Speaking of plot devices, I really think the whole issue of the disease outbreak isn’t worthwhile. This eventually becomes a major portion of the story, but it adds little. I believe Sahara would work better as a straight treasure hunt, but it gets bogged down in Dirk’s do-gooder nonsense and loses sight of the original goals. The whole hunt for the Texas gets so lost that it almost feels like a MacGuffin at times.

Sahara desperately tries to convince us that it’s fun and energetic, but it never actually becomes either. Fairly tedious and without much excitement, it uses the standard musical montages and action elements but fails to ever kick into gear. Though I like this sort of film, I take little enjoyment from Sahara.

The DVD Grades: Picture B+/ Audio A-/ Bonus B

Sahara appears in an aspect ratio of approximately 2.35:1 on this single-sided, double-layered DVD; the image has been enhanced for 16X9 televisions. I expect modern, big-budget movies like this to look great, and Sahara mostly lived up to those thoughts.

The main problem came from a predictable source: edge enhancement. Virtually all of the concerns I noticed stemmed from the mild haloes evident throughout the film. Although these never became dominant, they appeared prominent enough to create some distractions and minor softness in wider shots. Otherwise, the movie offered good definition and clarity. I saw no issues with jagged edges or shimmering, and print flaws were virtually non-existent. I saw a couple of specks and nothing else.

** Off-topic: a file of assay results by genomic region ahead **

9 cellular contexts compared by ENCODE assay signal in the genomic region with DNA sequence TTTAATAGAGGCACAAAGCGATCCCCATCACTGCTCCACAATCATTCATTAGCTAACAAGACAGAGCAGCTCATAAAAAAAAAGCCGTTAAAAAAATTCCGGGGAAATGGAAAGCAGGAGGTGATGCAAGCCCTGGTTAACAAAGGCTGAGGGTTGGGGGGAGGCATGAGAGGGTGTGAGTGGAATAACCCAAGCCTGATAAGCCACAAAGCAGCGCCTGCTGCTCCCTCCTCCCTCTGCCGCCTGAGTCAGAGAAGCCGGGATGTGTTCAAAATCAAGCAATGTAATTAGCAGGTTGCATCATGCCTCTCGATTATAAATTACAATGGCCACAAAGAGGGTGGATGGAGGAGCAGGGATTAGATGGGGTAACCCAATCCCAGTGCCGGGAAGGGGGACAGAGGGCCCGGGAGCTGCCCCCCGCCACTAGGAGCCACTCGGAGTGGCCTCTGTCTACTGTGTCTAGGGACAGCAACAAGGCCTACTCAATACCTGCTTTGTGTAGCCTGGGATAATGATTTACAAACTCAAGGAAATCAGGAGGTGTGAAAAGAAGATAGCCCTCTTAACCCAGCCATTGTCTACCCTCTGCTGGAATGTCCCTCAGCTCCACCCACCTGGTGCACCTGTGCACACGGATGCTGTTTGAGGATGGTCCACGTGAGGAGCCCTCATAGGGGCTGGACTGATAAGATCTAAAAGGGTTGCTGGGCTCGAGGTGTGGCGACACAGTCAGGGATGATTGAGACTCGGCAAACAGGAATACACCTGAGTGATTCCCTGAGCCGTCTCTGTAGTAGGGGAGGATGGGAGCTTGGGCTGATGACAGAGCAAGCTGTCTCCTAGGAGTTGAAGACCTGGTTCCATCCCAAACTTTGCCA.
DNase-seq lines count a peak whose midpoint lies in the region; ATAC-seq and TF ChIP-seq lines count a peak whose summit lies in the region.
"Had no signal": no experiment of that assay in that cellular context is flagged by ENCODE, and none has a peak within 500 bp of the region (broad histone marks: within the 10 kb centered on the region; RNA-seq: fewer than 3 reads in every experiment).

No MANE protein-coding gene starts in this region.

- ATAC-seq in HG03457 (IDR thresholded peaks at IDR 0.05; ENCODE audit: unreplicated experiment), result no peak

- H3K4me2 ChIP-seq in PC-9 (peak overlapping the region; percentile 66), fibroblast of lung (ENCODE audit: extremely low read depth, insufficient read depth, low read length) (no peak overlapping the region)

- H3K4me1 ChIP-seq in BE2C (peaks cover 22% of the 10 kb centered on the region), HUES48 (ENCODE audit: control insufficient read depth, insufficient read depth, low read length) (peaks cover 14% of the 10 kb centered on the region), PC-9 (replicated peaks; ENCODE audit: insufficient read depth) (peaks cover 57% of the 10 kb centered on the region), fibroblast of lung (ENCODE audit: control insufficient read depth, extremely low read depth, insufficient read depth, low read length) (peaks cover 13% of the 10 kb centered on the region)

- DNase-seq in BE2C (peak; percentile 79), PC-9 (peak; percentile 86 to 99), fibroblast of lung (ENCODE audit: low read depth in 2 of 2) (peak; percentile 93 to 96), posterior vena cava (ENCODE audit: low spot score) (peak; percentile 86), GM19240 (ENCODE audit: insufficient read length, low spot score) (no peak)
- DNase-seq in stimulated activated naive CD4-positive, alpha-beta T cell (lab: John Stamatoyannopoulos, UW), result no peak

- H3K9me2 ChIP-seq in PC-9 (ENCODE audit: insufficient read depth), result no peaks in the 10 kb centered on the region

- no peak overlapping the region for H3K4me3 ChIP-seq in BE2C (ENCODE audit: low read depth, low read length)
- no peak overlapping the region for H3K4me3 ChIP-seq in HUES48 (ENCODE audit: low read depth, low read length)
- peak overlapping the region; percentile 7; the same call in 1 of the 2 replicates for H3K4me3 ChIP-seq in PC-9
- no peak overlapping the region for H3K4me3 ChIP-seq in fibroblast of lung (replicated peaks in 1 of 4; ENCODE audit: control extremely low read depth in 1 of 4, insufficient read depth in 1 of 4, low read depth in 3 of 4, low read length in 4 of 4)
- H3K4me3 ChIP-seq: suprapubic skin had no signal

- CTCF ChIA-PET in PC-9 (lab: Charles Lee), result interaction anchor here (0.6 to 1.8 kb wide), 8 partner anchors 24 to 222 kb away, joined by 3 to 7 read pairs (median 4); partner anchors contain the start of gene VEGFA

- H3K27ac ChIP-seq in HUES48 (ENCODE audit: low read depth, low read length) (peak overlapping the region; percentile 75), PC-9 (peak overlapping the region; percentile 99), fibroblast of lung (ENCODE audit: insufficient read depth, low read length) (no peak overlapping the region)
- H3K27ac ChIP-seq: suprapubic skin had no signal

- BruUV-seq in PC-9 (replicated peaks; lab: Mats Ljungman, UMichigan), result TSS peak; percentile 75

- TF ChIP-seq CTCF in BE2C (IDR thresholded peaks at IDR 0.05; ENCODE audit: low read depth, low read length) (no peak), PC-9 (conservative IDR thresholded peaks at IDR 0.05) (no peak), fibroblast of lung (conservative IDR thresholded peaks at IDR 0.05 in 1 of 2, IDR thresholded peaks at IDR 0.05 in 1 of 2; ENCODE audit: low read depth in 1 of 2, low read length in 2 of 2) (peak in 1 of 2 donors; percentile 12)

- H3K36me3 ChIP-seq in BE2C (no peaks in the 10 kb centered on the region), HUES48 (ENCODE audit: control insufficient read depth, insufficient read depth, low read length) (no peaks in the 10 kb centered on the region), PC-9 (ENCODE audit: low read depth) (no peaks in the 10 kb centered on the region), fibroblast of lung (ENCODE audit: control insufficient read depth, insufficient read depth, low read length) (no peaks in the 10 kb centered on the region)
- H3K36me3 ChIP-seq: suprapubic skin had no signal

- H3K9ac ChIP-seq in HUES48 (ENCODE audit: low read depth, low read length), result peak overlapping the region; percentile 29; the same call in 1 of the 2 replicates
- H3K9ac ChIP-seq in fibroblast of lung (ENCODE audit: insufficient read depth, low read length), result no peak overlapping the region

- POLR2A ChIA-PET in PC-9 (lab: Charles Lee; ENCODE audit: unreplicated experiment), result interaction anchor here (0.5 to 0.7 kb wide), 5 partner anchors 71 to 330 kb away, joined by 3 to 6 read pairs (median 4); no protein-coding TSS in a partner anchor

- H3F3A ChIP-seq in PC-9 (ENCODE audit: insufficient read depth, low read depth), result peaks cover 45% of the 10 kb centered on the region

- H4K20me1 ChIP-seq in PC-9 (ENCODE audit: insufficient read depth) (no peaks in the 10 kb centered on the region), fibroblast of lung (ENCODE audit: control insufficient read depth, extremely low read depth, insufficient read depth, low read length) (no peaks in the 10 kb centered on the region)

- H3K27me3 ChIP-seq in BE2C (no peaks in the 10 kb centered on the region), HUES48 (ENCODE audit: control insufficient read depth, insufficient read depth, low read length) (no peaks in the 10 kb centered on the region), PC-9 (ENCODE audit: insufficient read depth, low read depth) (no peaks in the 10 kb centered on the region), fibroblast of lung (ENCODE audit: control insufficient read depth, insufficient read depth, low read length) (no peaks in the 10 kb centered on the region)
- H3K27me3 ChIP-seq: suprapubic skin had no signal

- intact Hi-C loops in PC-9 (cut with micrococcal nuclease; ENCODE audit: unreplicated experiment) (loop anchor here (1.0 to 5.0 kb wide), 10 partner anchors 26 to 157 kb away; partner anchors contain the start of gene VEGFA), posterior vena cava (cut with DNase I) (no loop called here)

As one might anticipate for a film set in the desert, the palette of Sahara stayed low-key. Sandy tones dominated, though the occasional rich red or blue would pop up on occasion. The colors looked appropriately distinctive given the film’s production design. Blacks were tight and deep, while shadows seemed nicely smooth and accurately delineated. Lose the edge enhancement and this would have been an “A” level transfer.

No such obstacles interfered with the Dolby Digital 5.1 soundtrack of Sahara. The film began literally with a bang, as the opening sequence on board the Texas blasted at us with its big guns. This remained the film’s most impressive use of the audio, but plenty of others presented great zest and impact. The boat chase and the climactic helicopter battle stood out as two other especially memorable pieces.

When the soundtrack didn’t assault us, it remained convincing. Music demonstrated good delineation and definition, while effects created a nice sense of place. Quieter scenes didn’t use the surrounds as actively, of course, but they brought out a fine feel for the atmosphere.

Across the board, the movie demonstrated solid audio quality. Speech sounded natural and crisp, with no problems connected to intelligibility or edginess. Music was bright and bold. The score offered nice dynamics and clarity throughout the film. As expected, effects played the most prominent role, and they always seemed accurate and distinctive. Bass response was deep and tight, and effects were captured well. I found little about which to complain through this excellent soundtrack.